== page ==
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International statistics

14 March 2013 à 11:14

French films at the international box office: February 2013

French films' results in international theaters at the start of 2013 have remained low, notably in Western Europe where there has been a distinct lack of films with strong market potential.

Rank Title Admissions B. O. Revenues No. of Prints No. of Countries Total Admissions
1 Love 576,623 3,539,125 796 17 2,578,302
2 Renoir 83,989 585,083 95 4 107,486
3 Rust & Bone 63,682 523,378 158 6 1,035,842
4 The Intouchables 52,825 401,803 149 7 30,832,434
5 Asterix and Obelix: God Save Britannia 48,311 307,696 94 3 3,568,903
6 Vive la France 35,505 287,556 39 2 35,638
7 Bowling 28,411 190,612 75 2 52,419
8 Populaire 24,767 129,524 40 2 81,148
9 Ernest & Celestine 18,873 145,953 64 3 134,788
10 Turf 17,686 146,125 33 2 17,686
11 Two Days in New York 17,221 118,453 62 1 392,043
12 Cycling with Moliere 8,965 104,277 11 2 23,169
13 Max 7,033 59,749 17 2 20,556
14 Passion 5,426 41,240 18 1 7,230
15 Haute Cuisine 5,251 36,110 26 2 137,364
16 Intersections 5,144 39,102 15 1 5,144
17 The Pirogue 3,974 25,315 7 1 5,753
18 Taken 2 3,798 21,466 35 1 47,781,854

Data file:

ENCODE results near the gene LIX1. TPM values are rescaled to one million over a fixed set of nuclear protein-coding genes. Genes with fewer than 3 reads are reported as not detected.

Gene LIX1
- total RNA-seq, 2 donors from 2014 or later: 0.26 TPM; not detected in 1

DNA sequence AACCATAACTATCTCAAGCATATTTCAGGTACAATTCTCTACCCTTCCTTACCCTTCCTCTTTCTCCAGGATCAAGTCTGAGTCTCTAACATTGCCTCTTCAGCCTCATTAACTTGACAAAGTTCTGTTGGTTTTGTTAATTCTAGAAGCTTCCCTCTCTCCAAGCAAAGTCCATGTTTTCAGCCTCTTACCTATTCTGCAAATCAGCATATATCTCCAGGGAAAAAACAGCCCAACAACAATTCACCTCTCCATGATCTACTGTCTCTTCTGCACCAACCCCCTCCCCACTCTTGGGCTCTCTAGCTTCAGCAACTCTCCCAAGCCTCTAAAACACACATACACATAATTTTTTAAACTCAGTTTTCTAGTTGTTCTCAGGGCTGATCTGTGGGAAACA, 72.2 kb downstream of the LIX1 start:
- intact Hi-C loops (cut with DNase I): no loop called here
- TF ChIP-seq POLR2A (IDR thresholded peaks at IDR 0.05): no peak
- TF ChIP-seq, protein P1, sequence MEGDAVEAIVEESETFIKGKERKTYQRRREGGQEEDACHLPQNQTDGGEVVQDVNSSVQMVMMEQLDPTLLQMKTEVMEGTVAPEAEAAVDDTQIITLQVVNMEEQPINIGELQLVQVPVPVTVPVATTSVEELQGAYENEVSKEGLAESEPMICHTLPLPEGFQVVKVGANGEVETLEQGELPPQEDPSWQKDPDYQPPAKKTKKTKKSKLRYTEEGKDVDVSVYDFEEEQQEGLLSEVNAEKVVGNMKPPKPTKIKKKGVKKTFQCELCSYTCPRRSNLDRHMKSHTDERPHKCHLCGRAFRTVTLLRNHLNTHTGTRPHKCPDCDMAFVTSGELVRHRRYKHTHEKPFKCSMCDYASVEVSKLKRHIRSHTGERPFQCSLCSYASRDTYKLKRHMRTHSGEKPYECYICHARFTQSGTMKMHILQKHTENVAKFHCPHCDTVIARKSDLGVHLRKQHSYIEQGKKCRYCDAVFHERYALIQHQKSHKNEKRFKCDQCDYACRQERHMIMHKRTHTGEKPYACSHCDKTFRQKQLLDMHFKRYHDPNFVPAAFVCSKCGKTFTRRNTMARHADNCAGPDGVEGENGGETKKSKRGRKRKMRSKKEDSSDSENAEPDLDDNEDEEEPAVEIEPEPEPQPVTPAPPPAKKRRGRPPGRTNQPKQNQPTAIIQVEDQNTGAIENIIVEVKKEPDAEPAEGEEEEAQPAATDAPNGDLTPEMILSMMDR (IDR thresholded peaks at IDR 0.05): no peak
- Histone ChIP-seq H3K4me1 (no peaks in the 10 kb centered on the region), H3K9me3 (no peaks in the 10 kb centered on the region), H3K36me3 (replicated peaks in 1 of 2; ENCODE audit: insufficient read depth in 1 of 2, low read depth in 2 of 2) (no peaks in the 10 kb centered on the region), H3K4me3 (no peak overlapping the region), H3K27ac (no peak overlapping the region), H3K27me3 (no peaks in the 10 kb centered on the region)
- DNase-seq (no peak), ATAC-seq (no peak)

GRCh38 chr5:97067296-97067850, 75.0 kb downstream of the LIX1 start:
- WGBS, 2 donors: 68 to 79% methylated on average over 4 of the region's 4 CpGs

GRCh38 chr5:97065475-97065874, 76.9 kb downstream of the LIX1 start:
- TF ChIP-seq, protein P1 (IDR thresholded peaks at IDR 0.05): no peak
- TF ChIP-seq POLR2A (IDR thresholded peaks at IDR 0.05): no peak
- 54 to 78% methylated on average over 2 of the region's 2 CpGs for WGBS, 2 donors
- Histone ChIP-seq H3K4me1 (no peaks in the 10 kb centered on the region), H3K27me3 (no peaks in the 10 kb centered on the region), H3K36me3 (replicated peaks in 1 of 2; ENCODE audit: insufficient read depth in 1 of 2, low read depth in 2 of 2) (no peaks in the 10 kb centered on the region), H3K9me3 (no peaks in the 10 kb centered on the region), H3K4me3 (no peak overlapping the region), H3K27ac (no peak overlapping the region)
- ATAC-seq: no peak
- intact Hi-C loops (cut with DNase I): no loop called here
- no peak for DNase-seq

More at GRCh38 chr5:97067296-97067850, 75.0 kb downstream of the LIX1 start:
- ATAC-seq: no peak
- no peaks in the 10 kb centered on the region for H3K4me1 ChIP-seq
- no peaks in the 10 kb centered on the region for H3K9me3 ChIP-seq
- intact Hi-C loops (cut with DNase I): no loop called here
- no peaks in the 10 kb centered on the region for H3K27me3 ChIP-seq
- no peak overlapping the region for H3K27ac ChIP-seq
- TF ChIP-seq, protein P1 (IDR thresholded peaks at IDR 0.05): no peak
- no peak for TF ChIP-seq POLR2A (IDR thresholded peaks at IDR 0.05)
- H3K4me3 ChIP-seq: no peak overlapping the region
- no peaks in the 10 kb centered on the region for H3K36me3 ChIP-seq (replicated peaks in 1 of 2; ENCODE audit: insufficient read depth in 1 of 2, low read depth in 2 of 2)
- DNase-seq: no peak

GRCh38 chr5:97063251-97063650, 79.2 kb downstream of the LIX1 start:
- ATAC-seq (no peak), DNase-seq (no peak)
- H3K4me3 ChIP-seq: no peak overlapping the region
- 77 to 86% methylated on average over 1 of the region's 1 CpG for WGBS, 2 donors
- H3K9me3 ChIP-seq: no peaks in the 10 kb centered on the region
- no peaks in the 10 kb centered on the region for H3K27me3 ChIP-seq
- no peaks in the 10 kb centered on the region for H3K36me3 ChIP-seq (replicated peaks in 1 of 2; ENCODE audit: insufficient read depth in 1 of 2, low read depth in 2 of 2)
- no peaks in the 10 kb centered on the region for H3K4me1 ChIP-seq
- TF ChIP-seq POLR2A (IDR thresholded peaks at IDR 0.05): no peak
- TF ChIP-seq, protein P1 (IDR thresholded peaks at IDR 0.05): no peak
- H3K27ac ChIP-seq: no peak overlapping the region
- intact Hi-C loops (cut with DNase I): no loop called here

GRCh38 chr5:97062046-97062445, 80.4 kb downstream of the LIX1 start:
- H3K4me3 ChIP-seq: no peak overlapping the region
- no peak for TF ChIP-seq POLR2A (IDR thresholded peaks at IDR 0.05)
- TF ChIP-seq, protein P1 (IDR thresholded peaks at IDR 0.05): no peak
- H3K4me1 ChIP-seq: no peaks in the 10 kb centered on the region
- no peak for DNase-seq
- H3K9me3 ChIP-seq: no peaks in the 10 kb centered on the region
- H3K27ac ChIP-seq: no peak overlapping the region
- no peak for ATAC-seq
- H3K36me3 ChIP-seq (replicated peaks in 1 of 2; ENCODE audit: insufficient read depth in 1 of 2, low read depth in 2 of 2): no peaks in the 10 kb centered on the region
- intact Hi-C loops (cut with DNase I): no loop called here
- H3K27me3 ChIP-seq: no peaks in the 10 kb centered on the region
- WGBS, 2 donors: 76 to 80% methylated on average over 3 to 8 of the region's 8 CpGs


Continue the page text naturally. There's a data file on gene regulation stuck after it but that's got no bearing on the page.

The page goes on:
19 True Friends 3,478 41,763 7 1 3,478
20 Something in the Air 3,411 17,664 14 1 32,904

In the first two months of 2013, French majority productions (new films as well as films released in 2012 still on the screens) attracted 400,000 spectators in Germany, 314,000 in Italy, 238,000 in Spain, 172,000 in Belgium, 135,000 in Switzerland, and a meager 50,000 in the UK. Among the six French majority films that registered more than 100,000 admissions in this two-month period (including Love, Taken 2, Rust & Bone, Asterix and Obelix: God Save Britannia, The Intouchables), Renoir was the only new title to hit the screens in 2013.

The success of Love outside France enabled French-language productions to generate 62% of all admissions to French films in this period.

Love won the Oscar for Best Foreign-Language film and confirms its position as the driving force behind French film's results at the start of the year. In the USA, it posted total box office takings of $5.4 million at the end of its 11th week (around 720,000 admissions). This is an outstanding accomplishment for its distributor Sony Classics, who maintained high interest in the film by using a platform release strategy. This tactic also reaped rewards in Quebec, where Love has amassed 44,000 admissions in seven weeks.

Released in the majority of Western European markets late 2012, Love is still showing on German screens after 24 weeks, currently tallying 300,000 admissions. Results have been impressive in Northern Europe, with 208,000 admissions registered in the Netherlands and over 60,000 in Norway. Its first two weeks in Finland have also proved promising, with 12,000 spectators recorded, thus matching the final results of Hunting and Gathering, Of Gods and Men, and The Concert. In the Mediterranean region, it has crossed the 200,000 spectators mark in Italy after 19 weeks and reached 170,000 admissions in Spain after eight weeks.

Love has also triumphed in Latin America, attracting 137,000 moviegoers in Mexico and 28,000 after 2 weeks in Argentina.